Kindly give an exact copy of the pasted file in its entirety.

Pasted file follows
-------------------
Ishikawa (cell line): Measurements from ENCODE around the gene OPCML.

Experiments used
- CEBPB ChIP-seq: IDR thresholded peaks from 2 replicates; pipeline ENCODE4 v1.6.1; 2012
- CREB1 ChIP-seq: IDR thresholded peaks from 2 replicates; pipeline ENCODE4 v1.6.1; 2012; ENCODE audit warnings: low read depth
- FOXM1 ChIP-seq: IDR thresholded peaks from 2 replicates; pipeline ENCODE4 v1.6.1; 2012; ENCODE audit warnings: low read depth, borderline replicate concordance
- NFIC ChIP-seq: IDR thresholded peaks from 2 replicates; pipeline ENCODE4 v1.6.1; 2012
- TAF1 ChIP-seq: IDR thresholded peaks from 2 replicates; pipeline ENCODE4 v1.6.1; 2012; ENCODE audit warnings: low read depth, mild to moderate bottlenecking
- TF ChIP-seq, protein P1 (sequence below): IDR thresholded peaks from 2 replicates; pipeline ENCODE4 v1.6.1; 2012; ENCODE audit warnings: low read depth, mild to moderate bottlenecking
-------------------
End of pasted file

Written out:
Ishikawa (cell line): Measurements from ENCODE around the gene OPCML.

Experiments used
- CEBPB ChIP-seq: IDR thresholded peaks from 2 replicates; pipeline ENCODE4 v1.6.1; 2012
- CREB1 ChIP-seq: IDR thresholded peaks from 2 replicates; pipeline ENCODE4 v1.6.1; 2012; ENCODE audit warnings: low read depth
- FOXM1 ChIP-seq: IDR thresholded peaks from 2 replicates; pipeline ENCODE4 v1.6.1; 2012; ENCODE audit warnings: low read depth, borderline replicate concordance
- NFIC ChIP-seq: IDR thresholded peaks from 2 replicates; pipeline ENCODE4 v1.6.1; 2012
- TAF1 ChIP-seq: IDR thresholded peaks from 2 replicates; pipeline ENCODE4 v1.6.1; 2012; ENCODE audit warnings: low read depth, mild to moderate bottlenecking
- TF ChIP-seq, protein P1 (sequence below): IDR thresholded peaks from 2 replicates; pipeline ENCODE4 v1.6.1; 2012; ENCODE audit warnings: low read depth, mild to moderate bottlenecking